Anti bribery and corruption compliance (sometimes called ABC compliance) is important to your organisation because non-compliance brings significant risks. It is also important because bribery and corruption disempower people and destroys economic growth and opportunity. To prevent such harm and contribute positively to the growth of society, you must have an ongoing anti-bribery and corruption compliance procedures in place. If you do not have one, you must put one in place. If you do already have one, there is nothing wrong with improving it.
Anti-Bribery and Corruption Laws and standards
This is a list of some of the laws or standards that you might have to comply with. These are some of the main ones from around the world.
- OECD’s Code on Anti-Bribery & Corruption
- ISO 37001 standard for Anti-Bribery and Corruption compliance
- The Prevention and Combating of Corrupt Activities Act (PCCA)
- The UK Bribery Act
- The US Foreign Corrupt Practices Act (FCPA), and
- many others.
What is an Anti-Bribery and Corruption Policy?
An Anti-Bribery and Corruption Policy (sometimes also called an ABC Policy) sets out an organisation’s stance on all forms of corruption. An organisation uses it to send a powerful message to its employees, other organisations, including its suppliers, and possibly regulatory authorities as well. Amongst other things, the policy sets out:
- What bribery means, and the different forms of it,
- What other forms of corruption there are,
- The various anti-bribery and corruption laws that an organisation is subject to,
- The consequences of failing to comply with those laws and with the policy, including the possibility of the organisation dismissing an employee responsible for the failure, and
- What the organisation’s plan is for raising awareness within the organisation is, including the forms of training that it will provide to its staff.
Some Anti-Bribery and Corruption Policies also deal with an organisation’s approach to whistleblowing. We have done the same in our Anti-Bribery and Corruption Policy. Other organisations deal with whistleblowing in a separate policy – a Whistleblowing Policy. Ultimately, though, what is really important is not necessarily whether an organisation has one policy or two separate ones. Each organisation should just ensure that they carefully approach how they deal with these policies and not simply copy and paste from other’s policies. They must appreciate the risks non-compliance versus the benefits of compliance.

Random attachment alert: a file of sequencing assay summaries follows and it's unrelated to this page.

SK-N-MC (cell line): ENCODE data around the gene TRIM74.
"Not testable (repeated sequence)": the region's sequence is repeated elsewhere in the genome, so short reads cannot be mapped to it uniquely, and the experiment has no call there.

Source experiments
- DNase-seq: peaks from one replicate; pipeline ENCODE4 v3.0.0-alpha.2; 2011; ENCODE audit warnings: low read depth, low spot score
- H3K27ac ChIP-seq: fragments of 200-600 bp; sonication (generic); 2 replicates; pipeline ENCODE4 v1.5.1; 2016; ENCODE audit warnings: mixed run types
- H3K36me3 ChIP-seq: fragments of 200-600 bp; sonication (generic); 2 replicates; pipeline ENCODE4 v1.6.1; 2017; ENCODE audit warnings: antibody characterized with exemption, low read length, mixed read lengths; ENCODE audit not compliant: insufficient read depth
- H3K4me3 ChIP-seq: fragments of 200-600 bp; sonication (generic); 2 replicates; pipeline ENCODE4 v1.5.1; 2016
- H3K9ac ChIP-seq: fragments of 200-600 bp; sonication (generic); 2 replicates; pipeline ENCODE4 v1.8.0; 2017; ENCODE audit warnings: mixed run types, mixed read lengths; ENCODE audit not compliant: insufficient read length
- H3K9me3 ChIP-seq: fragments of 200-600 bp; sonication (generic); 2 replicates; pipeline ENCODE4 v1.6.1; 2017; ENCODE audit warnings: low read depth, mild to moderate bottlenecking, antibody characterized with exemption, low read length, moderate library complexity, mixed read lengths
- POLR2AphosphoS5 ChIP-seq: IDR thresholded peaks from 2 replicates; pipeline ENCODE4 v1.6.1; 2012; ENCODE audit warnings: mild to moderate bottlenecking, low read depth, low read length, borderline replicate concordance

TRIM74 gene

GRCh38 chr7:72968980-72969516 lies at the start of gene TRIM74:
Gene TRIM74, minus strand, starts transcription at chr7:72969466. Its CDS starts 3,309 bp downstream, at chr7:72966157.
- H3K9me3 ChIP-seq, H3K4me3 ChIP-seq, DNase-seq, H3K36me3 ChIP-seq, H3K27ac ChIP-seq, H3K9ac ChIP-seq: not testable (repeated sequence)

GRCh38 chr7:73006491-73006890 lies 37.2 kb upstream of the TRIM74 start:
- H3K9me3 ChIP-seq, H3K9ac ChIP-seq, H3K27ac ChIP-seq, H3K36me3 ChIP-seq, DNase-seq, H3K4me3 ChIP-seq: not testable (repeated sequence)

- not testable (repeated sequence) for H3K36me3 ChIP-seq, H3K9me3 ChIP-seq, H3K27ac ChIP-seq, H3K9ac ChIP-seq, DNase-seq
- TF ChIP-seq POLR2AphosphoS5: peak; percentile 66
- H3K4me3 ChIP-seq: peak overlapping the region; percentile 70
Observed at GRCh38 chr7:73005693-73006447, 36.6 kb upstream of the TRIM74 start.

Actions you can take
- Record your policy on this critical issue in writing by asking us to draft an effective Anti-Bribery and Corruption Policy for you.
- Improve your existing Anti-Bribery and Corruption Policy by asking us to review it for you.
- Find out the ten ingredients for effective compliance by downloading a free copy of our Anti-Bribery and Corruption Compliance Guide below.
- Manage your relationships with your supply chain by asking us to review or draft contractual clauses requiring Anti-Bribery and Corruption Compliance for you.
- Raise awareness about your organisation’s anti-bribery and corruption practices by asking to provide you with a template email to send to your staff or your supply chain.
- Educate your staff on anti-bribery and corruption compliance by asking us to provide training and to advise you on the best practices you need to have in place in your organisation.
- Facilitate effective and responsible whistleblowing within your organisation and eliminate corruption by asking us to provide you with a Whistleblowing Policy.
- Manage the risk of potential acts of non-compliance and any actual event of non-compliance by asking us to draft you an Incident Response Policy.
- Subscribe to our Newsletter to stay up-to-date with the latest developments in anti-bribery and corruption laws, rules, codes and standards, including any change to them.
Get a free ABC Compliance Guide
Our free guide:
- is written in plain language and easy to understand,
- covers the key considerations for organisations to take into account in their Anti-Bribery and Corruption Compliance Programmes, and
- is in PDF format.
Simply fill in the form below and we’ll email you your copy of the free guide.
What are the Penalties for Non-Compliance?
The legal penalties that regulators (such as the United States Securities Exchange Commission) can impose on corrupt persons are quite severe and could include:
- Sentences up to a maximum of life imprisonment,
- Civil enforcement actions,
- Having to return any property or money, for example, that the persons have obtained through corruption, and
- Inclusion on the Register for Tender Defaulters and being prevented from entering into lucrative public sector contracts.
The other serious implications include:
- Fines and possibly imprisonment,
- Reputational damage,
- Having to defend against lawsuits for breach of anti-bribery and corruption contractual clauses, and
- Losing customers (and employees) and being unable to attract new ones.
But your main motivation for complying with anti-bribery and corruption laws should be to protect people and our society from the serious harm that corrupt activities cause.